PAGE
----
Barry Trotz won’t have to talk, ad infinitum, about the Capitals after all.
Instead, his Islanders will face the Hurricanes in the second round of the playoffs after the Hurricanes eliminated Trotz’s former team by rallying for a 4-3 double overtime win over the defending Stanley Cup champions in Game 7 on Wednesday night at Washington.
Game 1 will be at Barclays Center on Friday night and Game 2 will be Sunday before the series shifts to Carolina for Game 3 next Wednesday and Game 4 on Friday, May 3.
Game 5, if necessary, would be played May 5 at Barclays.
Games 6 and 7 will be played back-to-back on May 7-8.
At this point, any hockey will be fine for the Islanders, who were off on Wednesday and will resume practice on Thursday at East Meadow. They completed their four-game sweep of the Penguins on April 16 and their 10-day playoff layoff will tie the mark for the third longest in NHL history.
The Islanders will be facing the Hurricanes for the first time in the postseason. They won three of the four regular-season games between the two with goalie Thomas Greiss holding the Hurricanes to one goal apiece in each of the victories.
But their last game was Jan. 8, when the Hurricanes won, 4-3, at NYCB Live’s Nassau Coliseum. And the Hurricanes certainly showed their mettle by twice coming back from two-goal deficits on Wednesday night.
“Carolina likes to play forecheck and they like to get some speed in,” Islanders center Mathew Barzal said. “They’ll crash in on the forecheck.”
The Hurricanes’ Game 7 win was the first time in their series with the Capitals that the road team won.
The Islanders will have home-ice advantage for the second straight series after not having it since 1988.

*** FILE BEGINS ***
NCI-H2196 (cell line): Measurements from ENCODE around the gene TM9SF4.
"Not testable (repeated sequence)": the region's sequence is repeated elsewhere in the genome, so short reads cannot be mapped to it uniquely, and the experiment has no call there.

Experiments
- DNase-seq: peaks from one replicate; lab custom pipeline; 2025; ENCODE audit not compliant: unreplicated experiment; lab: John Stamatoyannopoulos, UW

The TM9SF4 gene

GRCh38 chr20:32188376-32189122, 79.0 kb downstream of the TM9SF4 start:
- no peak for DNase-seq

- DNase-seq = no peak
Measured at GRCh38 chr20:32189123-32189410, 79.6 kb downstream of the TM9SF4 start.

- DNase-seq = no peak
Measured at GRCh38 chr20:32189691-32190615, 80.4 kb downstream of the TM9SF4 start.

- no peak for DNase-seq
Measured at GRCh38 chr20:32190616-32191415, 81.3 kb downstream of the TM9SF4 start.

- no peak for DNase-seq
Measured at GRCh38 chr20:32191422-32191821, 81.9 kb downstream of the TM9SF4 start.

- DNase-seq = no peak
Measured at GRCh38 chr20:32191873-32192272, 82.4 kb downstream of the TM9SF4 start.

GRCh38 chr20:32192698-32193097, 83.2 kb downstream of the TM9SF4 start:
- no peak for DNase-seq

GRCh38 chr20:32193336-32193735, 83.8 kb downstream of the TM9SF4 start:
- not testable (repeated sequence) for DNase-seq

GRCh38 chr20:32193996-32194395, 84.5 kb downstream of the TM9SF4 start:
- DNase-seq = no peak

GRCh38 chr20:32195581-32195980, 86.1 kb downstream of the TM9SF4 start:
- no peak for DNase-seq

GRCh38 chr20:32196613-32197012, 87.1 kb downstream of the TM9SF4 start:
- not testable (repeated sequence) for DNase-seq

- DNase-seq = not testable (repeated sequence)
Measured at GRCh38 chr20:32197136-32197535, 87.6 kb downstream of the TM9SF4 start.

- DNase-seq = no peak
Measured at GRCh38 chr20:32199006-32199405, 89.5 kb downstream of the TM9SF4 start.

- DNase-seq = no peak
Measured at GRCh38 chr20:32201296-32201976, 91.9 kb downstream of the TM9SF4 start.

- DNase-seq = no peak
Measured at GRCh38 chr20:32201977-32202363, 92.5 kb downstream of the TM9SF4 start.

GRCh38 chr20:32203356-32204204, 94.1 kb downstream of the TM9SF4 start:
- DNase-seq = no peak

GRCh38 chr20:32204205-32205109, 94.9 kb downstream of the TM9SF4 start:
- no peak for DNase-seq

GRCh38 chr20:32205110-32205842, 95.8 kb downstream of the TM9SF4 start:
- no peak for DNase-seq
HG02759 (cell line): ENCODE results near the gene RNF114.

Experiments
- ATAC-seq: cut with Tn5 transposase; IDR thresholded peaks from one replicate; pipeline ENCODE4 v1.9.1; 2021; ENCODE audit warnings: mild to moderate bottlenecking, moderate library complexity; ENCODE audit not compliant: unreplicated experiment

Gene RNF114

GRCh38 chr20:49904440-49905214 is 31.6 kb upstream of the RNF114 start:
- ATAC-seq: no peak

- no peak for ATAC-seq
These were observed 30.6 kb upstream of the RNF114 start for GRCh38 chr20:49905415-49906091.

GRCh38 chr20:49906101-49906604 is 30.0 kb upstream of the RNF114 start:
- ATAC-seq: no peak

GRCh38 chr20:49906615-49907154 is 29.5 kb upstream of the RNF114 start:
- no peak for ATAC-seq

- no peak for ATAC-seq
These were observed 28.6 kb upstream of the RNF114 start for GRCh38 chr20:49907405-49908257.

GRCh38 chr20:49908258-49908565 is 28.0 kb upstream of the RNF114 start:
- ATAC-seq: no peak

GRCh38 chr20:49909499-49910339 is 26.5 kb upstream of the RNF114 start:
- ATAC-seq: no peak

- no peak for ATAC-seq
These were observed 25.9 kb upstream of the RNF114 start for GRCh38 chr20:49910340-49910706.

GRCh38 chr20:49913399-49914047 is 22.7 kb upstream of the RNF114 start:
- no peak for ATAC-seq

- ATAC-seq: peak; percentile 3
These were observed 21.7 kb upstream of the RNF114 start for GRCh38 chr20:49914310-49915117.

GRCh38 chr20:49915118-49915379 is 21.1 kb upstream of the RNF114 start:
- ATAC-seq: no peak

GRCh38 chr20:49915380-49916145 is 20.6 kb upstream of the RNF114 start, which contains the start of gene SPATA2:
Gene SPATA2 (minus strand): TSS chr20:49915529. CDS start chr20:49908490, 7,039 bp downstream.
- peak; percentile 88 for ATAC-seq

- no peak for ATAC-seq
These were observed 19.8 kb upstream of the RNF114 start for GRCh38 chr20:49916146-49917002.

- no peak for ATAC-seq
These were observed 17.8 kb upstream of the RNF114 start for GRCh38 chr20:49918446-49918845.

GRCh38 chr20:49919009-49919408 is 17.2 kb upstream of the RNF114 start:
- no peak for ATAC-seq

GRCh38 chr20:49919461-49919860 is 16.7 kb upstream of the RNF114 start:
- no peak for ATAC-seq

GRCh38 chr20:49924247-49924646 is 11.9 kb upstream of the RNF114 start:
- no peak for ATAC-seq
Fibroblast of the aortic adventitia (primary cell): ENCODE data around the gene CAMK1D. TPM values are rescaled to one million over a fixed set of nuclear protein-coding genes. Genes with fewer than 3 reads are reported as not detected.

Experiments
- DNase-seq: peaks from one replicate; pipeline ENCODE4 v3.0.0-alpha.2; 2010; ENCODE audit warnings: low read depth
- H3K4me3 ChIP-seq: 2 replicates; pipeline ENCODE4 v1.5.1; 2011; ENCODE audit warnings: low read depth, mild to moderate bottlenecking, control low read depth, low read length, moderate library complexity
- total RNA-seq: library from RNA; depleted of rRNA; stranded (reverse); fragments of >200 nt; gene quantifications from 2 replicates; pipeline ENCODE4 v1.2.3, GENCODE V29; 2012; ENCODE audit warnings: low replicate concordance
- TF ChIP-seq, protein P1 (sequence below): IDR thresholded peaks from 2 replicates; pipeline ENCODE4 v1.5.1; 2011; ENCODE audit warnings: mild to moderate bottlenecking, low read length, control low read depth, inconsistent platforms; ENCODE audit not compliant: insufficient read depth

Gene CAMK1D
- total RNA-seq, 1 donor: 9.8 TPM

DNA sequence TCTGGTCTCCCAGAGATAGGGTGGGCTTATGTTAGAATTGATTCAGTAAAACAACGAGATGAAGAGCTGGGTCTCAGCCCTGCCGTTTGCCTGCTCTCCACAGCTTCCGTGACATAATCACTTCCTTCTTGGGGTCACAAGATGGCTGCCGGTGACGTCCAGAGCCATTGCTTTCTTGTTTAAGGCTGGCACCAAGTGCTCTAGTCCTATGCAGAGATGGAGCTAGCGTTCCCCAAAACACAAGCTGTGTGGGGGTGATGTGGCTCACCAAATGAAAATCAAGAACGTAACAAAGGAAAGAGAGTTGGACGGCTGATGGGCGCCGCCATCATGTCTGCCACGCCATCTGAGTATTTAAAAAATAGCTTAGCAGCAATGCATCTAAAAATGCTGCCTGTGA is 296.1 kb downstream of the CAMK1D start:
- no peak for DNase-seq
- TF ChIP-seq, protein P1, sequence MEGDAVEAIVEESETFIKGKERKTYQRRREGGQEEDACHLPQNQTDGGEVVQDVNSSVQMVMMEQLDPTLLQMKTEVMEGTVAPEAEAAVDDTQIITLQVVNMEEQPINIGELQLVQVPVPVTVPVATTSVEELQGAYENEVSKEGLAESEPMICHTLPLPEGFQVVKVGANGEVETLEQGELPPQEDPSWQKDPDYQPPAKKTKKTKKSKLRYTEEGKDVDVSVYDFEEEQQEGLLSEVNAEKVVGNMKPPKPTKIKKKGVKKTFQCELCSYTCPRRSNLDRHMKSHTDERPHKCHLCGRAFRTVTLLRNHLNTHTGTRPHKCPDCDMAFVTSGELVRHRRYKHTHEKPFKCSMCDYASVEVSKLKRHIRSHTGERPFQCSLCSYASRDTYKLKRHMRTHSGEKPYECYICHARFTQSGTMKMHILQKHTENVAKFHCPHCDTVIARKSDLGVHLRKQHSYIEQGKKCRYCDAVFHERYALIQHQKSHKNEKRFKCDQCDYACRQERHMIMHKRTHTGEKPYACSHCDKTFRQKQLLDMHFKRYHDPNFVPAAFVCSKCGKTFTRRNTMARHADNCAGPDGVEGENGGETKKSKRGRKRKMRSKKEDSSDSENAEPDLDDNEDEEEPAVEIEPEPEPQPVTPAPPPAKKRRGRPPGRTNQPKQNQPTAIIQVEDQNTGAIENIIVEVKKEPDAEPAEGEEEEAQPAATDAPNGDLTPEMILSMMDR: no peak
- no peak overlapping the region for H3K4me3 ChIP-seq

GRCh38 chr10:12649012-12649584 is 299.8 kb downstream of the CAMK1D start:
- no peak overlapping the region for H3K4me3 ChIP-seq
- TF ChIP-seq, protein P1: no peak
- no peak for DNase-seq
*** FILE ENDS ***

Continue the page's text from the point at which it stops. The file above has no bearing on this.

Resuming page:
“I think when things are tight, that home-ice advantage is crucial,” defenseman Ryan Pulock said. “I think you look at any series and that home team has that slight advantage and, sometimes, that can be the difference maker.
“At the same time, we’ve been a team all year where our home record and our away record have been very similar,” Pulock added. “We just kind of play the same way. It doesn’t really matter. Maybe that’s an advantage in some of those series but, for us, just play the same game no matter where we’re playing.”
The Islanders went 24-13-4 at home this season – 12-6-2 at Barclays Center and 12-7-2 at the Coliseum – and 24-14-3 on the road.
Home teams are able to make the last line change during stoppages, allowing coaches to create the matchups they most want. For instance, in the Penguins’ series, Trotz tried to get his defense pair of Adam Pelech and Pulock and his line of Casey Cizikas between Matt Martin and Clutterbuck on the ice against Sidney Crosby’s line.
But the Islanders, for the most part, stifled Crosby’s line even at Pittsburgh when Trotz was not able to dictate the matchups.
In that sense, the Islanders have an advantage because Trotz is comfortable using any of his lines or defensive pairings in most situations.
“I think it’s just a matter of who’s playing better that night,” defenseman Thomas Hickey said. “There’s certainly an advantage to having last change and getting the matchups you want. We certainly do matchups but we’re really deep, too, and everyone plays the same style. If we don’t get the matchup, just take care of business. I think our depth sort of takes away those worries a little bit.
“You want home ice,” Hickey added. “You want to play in front of your fans. But, home or the road, it doesn’t matter for us, as our record indicates.”
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